Lanterns: This Day in History - February 28


This Day in History - February 28

February 28

202 BC – Liu Bang’s coronation ceremony takes place, initiating him to the role of Emperor Gaozu of Han

1066 – The most famous church in England, Westminster Abbey, opens

1533 – French moralist who created the personal essay, Michel de Montaigne is born

1574 – On the orders of the Holy Office of the Inquisition, two Englishmen and an Irishman are burned for heresy

1610 – Thomas West is appointed governor of Virginia

1704 – Indians attack Deerfield, Massachusetts, killing 40 and kidnapping 100

1710 – 14,000 Danish invaders are defeated by the Swedes in the Battle of Helsingborg

1784 – John Wesley charter the first Methodist Church in the US

1820 – Illustrator John Tenniel is born

1824 – Tightrope walker Charles Blondin is born

1844 – President John Tyler, aboard the USS Princeton, narrowly escapes with his life when the ship suffers the worst maritime disaster of its time. While firing off new cannons, one explodes, killing several aboard. One of the men killed was a wealthy New Yorker along for the ride, who had boarded with his two daughters. One of the daughters, upon hearing of her father’s death, fainted. Tyler rushed her to safety, and the two fell in love, marrying later that year

1847 – Colonel Alexander Doniphan and the Missouri Mounted Volunteers are victorious at the Battle of Sacramento, during the Mexican War

1849 – The steamship California arrives in San Francisco, bringing the first East Coasters to the Gold Rush

1854 – Republican Party is formally organized at Ripon, Wisconsin

1861 – The territory of Colorado is established

1863 – Four Union gunboats destroy the CSS Nashville near Fort McAllister, Georgia

1864 – A major Union cavalry raid begins known as the Kilpatrick-Dahlgren raid in Richmond, Virginia

1894 – Writer Ben Hecht is born

1900 – After a Boers siege, the British troops in Ladysmith, South Africa, are relieved

1901 – Nobel Prize-winning American chemist Linus Pauling is born

1909 – English poet and critic Stephen Spender is born

1911 – British medical researcher Denis Burkitt is born

1915 – The French drive back the Germans a few hundred yards into the Champagne region, but lose 50,000 casualties in the process

1916 – Haiti becomes the first US protectorate

1916 – Novelist Henry James dies

1916 – Allied forces complete the conquest of the Cameroons during World War I

1924 – US troops are sent to Honduras to protect American interests during an election conflict

1925 – 1st President of Germany Friedrich Ebert dies

1926 – Josef Stalin’s daughter Svetlana Stalin is born

1929 – Architect Frank Gehry is born

1931 – Legendary basketball coach Dean Smith is born

1935 – Wallace Carothers invents nylon at the DuPont Experimental Station in Delaware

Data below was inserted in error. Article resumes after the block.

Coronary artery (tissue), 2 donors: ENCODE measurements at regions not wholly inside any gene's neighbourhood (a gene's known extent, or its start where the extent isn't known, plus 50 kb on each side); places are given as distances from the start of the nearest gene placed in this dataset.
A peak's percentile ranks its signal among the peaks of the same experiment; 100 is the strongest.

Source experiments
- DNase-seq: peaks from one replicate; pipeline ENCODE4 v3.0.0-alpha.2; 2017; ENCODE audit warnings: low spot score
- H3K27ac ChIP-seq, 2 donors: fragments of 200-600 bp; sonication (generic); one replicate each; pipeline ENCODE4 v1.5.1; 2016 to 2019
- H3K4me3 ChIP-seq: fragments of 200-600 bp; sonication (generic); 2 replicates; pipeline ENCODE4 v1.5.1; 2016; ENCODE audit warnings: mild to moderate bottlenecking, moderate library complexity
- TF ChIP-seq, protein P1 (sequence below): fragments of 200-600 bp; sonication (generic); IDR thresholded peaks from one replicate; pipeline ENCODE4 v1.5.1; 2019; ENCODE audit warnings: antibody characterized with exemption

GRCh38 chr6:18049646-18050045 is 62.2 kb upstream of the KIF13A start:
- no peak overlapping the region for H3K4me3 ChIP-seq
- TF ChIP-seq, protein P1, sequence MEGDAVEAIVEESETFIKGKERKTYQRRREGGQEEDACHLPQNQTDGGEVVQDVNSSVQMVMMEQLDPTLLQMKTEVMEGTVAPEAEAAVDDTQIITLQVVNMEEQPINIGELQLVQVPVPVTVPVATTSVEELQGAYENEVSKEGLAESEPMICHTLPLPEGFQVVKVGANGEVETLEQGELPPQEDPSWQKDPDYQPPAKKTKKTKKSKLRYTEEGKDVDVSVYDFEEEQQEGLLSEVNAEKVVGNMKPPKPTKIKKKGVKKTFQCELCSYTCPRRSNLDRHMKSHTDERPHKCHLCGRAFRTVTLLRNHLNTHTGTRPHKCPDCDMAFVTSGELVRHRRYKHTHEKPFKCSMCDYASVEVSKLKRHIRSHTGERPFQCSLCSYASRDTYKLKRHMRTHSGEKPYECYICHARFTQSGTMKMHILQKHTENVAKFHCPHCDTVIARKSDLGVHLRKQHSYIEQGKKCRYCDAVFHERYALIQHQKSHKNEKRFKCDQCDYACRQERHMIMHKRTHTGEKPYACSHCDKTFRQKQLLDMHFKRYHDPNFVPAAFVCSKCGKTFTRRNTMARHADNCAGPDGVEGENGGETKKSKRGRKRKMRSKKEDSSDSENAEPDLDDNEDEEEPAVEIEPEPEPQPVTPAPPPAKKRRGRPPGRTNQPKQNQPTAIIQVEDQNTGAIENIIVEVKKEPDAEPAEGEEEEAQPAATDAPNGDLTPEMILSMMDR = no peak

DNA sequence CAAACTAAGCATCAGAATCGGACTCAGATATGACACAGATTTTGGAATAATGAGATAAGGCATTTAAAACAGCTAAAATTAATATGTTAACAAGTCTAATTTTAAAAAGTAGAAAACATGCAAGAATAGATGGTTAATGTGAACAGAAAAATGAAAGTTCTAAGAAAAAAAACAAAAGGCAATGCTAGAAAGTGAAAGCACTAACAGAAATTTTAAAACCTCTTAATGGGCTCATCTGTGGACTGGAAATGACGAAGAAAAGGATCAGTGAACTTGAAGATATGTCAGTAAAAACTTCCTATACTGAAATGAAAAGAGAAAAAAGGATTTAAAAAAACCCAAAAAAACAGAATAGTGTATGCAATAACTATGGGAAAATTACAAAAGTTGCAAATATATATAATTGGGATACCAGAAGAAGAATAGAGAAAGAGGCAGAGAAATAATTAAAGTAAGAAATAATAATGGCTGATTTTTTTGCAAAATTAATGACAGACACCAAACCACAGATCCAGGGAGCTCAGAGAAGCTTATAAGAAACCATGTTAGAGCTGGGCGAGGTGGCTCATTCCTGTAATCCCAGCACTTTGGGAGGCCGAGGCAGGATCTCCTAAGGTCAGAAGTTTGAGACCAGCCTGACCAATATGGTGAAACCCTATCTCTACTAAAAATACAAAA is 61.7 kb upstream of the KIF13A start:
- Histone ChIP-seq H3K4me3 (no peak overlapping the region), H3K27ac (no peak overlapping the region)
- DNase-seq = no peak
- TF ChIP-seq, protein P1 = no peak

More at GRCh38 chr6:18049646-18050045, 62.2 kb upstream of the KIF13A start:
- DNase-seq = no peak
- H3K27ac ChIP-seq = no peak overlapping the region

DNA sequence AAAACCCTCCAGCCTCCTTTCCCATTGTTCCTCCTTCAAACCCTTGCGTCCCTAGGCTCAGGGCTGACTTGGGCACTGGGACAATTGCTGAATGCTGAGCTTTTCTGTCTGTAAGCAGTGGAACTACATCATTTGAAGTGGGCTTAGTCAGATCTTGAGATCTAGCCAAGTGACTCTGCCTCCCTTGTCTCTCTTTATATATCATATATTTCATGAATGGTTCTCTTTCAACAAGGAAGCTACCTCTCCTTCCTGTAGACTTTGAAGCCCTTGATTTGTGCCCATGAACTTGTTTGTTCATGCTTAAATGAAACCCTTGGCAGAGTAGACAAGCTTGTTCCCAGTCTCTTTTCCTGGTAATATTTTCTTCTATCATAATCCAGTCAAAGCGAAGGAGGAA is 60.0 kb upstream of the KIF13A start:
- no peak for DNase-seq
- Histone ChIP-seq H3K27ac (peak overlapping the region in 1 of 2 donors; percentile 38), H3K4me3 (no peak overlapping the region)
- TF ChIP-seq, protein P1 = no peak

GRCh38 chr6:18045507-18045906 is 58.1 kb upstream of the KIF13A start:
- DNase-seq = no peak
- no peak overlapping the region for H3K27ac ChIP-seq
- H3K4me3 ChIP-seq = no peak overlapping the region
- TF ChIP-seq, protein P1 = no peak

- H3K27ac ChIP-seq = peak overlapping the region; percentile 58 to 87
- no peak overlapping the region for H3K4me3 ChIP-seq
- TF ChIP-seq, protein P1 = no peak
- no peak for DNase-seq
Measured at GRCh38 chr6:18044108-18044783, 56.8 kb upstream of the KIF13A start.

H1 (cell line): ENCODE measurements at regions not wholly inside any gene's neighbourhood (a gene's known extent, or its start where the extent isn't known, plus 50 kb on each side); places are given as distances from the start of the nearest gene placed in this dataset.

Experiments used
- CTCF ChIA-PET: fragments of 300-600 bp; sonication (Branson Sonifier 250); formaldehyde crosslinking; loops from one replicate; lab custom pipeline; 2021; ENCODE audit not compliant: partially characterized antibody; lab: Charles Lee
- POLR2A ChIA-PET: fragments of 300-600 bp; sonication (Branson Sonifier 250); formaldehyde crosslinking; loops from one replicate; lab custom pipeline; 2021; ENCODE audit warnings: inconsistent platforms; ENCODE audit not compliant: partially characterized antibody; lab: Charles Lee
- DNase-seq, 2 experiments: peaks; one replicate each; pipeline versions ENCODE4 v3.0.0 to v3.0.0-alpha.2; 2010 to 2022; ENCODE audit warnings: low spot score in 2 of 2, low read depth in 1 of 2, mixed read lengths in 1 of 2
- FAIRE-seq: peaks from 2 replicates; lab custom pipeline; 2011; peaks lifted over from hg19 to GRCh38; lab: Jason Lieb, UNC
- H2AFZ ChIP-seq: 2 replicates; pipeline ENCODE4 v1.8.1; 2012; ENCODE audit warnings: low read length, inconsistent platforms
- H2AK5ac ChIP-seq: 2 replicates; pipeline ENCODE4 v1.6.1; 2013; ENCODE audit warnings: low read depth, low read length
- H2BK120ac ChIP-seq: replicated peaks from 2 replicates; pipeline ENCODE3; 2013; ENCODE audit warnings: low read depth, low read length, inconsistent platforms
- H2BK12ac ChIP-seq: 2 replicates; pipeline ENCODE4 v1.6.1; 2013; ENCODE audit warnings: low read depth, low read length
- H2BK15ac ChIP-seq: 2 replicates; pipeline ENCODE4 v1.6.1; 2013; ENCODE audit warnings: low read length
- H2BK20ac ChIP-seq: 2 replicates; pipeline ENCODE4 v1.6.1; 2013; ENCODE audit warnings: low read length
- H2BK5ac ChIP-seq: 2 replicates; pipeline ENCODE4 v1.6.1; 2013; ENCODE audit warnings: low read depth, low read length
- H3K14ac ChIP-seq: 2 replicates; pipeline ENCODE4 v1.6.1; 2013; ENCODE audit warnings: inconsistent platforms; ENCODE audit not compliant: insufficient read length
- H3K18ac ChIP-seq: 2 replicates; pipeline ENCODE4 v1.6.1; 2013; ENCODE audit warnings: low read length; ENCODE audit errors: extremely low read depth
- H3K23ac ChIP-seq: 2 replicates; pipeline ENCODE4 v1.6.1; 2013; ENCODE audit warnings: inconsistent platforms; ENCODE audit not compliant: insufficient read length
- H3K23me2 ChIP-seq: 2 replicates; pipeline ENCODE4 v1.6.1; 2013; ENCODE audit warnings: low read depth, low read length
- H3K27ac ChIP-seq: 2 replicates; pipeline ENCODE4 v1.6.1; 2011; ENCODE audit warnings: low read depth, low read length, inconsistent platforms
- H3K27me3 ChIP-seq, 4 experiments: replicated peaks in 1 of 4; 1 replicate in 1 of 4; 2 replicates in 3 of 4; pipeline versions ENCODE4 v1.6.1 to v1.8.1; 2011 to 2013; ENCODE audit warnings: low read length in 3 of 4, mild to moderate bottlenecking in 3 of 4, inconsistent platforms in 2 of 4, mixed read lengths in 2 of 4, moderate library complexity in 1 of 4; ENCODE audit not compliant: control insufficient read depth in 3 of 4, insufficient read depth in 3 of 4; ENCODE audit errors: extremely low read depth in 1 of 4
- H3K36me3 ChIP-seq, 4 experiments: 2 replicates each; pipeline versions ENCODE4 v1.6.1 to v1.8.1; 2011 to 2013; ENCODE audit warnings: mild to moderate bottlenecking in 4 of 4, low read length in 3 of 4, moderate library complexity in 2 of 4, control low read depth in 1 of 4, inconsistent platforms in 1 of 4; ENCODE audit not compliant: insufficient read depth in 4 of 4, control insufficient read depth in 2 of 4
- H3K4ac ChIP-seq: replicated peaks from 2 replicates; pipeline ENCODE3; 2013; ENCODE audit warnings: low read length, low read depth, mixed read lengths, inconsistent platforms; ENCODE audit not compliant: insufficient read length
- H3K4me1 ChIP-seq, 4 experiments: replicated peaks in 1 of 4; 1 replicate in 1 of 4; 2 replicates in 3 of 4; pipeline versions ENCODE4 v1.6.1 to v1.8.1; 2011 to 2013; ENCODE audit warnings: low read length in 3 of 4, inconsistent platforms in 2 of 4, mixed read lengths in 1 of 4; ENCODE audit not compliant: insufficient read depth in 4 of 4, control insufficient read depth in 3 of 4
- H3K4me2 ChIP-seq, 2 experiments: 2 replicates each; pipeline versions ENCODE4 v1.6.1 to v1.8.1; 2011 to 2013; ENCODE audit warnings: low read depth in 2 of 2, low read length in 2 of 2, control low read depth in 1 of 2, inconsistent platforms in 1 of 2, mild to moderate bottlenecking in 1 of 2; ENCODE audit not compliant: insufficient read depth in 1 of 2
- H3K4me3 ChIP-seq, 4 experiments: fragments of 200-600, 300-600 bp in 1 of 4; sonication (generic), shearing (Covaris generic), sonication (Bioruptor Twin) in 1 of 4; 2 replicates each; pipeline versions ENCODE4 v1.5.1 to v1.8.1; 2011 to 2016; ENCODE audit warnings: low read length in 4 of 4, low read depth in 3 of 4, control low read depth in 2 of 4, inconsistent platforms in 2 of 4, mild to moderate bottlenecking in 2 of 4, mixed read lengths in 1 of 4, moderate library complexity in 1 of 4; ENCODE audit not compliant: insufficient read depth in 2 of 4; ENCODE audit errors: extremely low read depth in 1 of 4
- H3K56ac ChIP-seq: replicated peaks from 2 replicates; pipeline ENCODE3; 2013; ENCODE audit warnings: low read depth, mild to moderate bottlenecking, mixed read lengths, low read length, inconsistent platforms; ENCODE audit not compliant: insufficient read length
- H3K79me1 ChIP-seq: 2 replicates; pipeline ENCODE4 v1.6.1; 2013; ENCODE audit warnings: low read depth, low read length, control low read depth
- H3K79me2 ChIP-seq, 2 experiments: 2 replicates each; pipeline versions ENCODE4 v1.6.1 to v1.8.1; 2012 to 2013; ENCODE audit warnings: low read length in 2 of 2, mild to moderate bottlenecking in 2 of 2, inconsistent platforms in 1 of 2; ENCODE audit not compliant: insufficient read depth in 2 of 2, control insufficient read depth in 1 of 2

1936 – The Japanese Army restores order in Tokyo and arrests officers involved in a coup

1940 – Auto racing legend Mario Andretti is born

1944 – Hannah Reitsch, the first female test pilot in the world, suggests creating a sort of kamikaze squad of suicide bombers to Adolf Hitler

1945 – US tanks break the natural defense line west of the Rhine and cross the Rift River

1946 – The US Army declares that it will use a V-2 rocket to test radar as an atomic rocket defense system

1947 – Civil disorder is put down in Taiwan, at the cost of 30,000 civilians

1948 – The last of the British troops leave India

1948 – Actress, singer, and writer Bernadette Peters is born

1953 – Greece, Turkey, and Yugoslavia sign a 5-year defense pact in Ankara

1953 – Cambridge University scientists James Watson and Frances HC Crick discover the chemical structure of DNA

1953 – Nobel Prize-winning economist Paul Krugman is born

1967 – In Mississippi, 19 are indicted in the slayings of three civil rights workers

1968 – General Earle Wheeler, Chairman of the Joint Chiefs of Staff, reports to President Johnson that more troops are needed to fight in Vietnam

1969 – A Los Angeles court refuses Robert Kennedy assassin Sirhan Sirhan’s request to be executed

1971 – The male electorate in Lichtenstein refuses to give voting rights to women

1975 – A subway crash in London kills 43 when the driver failed to break while the train headed toward a dead end. While the break was found in the driver’s hand, no attempt to use it was discovered. The reasoning for the driver’s failure to break has never been concluded.

1977 – American actor Eddie Anderson dies

1982 – J. Paul Getty Museum is endowed with $1.2 billion left to it by the late J. Paul Getty

1983 – The final episode of M*A*S*H airs

1986 – Swedish Prime Minister Olof Palme is shot to death in Stockholm

1987 – Soviet leader Mikhail Gorbachev announces that the Soviet Union is ready to sign a nuclear weapons treaty

1991 – The first Gulf War ends

1993 – ATF agents raid the Branch Davidian cult compound in Waco, Texas. A gunfight ensues, and four agents and six cult members are killed. After a two-month standoff, and on April 19, using teargas, the agents moved in to end the siege. A fire broke out, and roughly two dozen people shot themselves to death, including David Koresh, the leader, before the fire engulfed the compound. All in all, 80 Branch Davidians died, and only 11 escaped. Eight were convicted of charges ranging from manslaughter to weapons violations

1994 – US warplanes shoot down four Serb aircraft over Bosnia in the first NATO use of force there

2007 – Singer, songwriter, guitarist and producer Billy Thorpe dies

2009 – Radio host Paul Harvey dies

2013 – Pope Benedict XVI officially resigns, becoming the first pope to relinquish power in nearly 600 years

Written by Crystal McCann

Crystal is the Chief Operating Officer of Lanterns Media Network and the owner of Madisons Media. She lives in Texas with her husband and dogs and is the proud mother of two adult children.

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